Historic marker with McDowell Cemetery in the background, Fairfield. ©Jennifer Law Young
Historic Lexington Foundation spearheads a communitywide project to maintain, research, and disseminate information about cemeteries in the Lexington and Rockbridge County areas.
Our first initiative involves restoring the site and documenting headstones at the historic McDowell Cemetery on Route 11 near Fairfield, eight miles north of Lexington. Early work involved removing overgrowth that had taken hold in the cemetery. Next steps include a census of stones that survive, as over the years root mat and sediment have buried many; this effort will involve Washington and Lee University’s geology department, using remote sensing technologies such as ground-penetrating radar to locate gravestones no longer visible on the surface.
Stones in the cemetery mark the resting places of prominent settlers, including Capt. John McDowell, who died during a conflict with Iroquois while he was traveling through the area in 1742.
Volunteers from Washington and Lee University, Virginia Military Institute, the Garden Club of Virginia and the Colonial Dames, as well as HLF, have contributed funds, time, and effort to the McDowell Cemetery project.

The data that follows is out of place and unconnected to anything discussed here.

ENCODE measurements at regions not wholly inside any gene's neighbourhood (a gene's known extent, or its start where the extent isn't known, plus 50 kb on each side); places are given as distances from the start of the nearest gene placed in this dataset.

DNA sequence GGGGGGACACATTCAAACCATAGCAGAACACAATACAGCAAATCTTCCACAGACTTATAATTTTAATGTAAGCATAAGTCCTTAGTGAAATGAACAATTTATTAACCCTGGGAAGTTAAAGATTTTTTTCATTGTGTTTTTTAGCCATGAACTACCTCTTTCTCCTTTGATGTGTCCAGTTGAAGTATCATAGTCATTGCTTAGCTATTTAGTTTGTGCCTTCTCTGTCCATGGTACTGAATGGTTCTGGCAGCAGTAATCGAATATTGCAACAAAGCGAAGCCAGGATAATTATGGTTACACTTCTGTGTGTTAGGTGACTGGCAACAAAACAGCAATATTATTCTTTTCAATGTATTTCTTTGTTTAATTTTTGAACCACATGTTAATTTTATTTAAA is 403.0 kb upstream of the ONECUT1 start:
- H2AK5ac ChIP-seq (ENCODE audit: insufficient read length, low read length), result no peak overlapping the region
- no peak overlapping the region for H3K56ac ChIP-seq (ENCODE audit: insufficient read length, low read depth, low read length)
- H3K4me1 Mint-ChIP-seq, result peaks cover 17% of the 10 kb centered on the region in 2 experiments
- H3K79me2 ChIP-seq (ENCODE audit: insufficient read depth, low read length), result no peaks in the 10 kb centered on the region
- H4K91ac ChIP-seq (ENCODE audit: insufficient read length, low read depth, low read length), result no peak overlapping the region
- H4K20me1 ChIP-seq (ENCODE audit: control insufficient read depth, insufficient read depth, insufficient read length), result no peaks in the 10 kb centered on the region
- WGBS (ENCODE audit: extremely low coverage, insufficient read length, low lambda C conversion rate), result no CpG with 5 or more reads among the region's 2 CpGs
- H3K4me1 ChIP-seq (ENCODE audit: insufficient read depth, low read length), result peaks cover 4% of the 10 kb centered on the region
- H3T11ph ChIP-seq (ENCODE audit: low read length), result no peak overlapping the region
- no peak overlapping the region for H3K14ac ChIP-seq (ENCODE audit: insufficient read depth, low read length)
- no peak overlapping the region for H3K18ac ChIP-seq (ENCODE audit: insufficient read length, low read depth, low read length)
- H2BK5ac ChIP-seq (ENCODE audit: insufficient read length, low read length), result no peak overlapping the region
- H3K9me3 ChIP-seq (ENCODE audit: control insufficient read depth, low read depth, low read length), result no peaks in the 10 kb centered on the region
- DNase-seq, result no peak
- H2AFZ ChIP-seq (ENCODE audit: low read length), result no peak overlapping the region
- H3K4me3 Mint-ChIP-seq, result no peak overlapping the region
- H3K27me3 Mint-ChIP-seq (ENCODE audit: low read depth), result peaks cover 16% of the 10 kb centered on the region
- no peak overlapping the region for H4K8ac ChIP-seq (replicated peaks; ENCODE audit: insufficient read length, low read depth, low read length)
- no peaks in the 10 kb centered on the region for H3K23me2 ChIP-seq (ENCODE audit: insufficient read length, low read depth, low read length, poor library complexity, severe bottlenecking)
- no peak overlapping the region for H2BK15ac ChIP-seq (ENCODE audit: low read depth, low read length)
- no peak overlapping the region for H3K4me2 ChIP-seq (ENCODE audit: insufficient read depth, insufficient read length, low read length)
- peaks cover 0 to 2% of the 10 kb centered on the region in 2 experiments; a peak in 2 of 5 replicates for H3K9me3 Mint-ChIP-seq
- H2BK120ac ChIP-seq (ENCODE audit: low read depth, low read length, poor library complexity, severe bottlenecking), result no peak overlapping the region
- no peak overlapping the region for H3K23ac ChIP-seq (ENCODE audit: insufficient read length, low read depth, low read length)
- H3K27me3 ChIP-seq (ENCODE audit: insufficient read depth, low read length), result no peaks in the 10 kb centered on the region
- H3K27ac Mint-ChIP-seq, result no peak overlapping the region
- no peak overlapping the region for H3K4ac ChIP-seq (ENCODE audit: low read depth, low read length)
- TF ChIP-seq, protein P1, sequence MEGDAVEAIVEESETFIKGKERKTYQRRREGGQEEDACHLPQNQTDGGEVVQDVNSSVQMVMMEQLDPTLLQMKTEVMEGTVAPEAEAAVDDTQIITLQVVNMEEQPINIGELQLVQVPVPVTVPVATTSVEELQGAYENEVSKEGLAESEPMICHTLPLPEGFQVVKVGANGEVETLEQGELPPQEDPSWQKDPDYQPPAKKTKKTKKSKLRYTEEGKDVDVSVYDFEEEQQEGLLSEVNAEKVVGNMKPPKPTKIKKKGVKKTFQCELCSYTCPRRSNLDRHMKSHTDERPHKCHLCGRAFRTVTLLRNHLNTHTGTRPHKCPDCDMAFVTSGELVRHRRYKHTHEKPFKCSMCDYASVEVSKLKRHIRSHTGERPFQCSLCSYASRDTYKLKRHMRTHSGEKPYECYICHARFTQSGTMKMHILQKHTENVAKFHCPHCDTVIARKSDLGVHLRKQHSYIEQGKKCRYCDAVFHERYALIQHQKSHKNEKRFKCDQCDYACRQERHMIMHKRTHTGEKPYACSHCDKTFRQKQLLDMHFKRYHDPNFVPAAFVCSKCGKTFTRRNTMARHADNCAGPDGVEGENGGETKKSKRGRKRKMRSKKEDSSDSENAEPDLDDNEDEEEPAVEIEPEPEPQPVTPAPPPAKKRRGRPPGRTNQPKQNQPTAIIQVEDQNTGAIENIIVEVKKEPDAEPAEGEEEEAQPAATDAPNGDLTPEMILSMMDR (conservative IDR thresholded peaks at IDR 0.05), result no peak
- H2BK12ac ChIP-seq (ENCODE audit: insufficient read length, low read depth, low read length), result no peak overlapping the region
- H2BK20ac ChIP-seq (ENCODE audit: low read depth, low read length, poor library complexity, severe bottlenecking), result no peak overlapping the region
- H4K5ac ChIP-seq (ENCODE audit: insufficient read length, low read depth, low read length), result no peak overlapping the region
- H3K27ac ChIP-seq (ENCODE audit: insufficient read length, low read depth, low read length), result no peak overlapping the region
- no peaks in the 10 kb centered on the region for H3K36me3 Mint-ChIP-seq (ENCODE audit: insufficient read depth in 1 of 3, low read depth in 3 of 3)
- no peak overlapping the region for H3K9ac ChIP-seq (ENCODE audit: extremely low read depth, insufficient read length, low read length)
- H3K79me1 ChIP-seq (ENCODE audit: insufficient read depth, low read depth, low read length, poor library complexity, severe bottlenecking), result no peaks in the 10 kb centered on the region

The McDowell Cemetery is on private property, and permission from the landowners is required to visit.
McDowell Cemetery, near Fairfield, overgrown with weeds. HLF photo
Volunteers remove weeds and trees from the overgrown McDowell Cemetery. HLF photo
Trucks filled with trees removed from the overgrown McDowell Cemetery. HLF photo
A volunteer stands on the shoulders of another to remove a large weed growing atop the 1855 McDowell monument in the McDowell Cemetery near Fairfield. HLF photo
The McDowell monument, which was erected in 1855. HLF photo
An old gravestone in the McDowell Cemetery near Fairfield. HLF photo
A volunteer mows grass outside the brick wall of the overgrown McDowell Cemetery. HLF photo
Old graves among the weeds in McDowell Cemetery. HLF photo
McDowell Cemetery after volunteers removed the overgrowth. HLF photo